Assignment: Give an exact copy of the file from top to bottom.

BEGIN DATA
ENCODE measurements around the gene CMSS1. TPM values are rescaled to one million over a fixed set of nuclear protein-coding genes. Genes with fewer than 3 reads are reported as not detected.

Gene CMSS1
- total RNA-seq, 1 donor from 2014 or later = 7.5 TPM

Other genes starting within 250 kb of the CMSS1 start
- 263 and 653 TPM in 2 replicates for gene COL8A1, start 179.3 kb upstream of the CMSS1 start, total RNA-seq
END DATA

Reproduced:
ENCODE measurements around the gene CMSS1. TPM values are rescaled to one million over a fixed set of nuclear protein-coding genes. Genes with fewer than 3 reads are reported as not detected.

Gene CMSS1
- total RNA-seq, 1 donor from 2014 or later = 7.5 TPM

Other genes starting within 250 kb of the CMSS1 start
- 263 and 653 TPM in 2 replicates for gene COL8A1, start 179.3 kb upstream of the CMSS1 start, total RNA-seq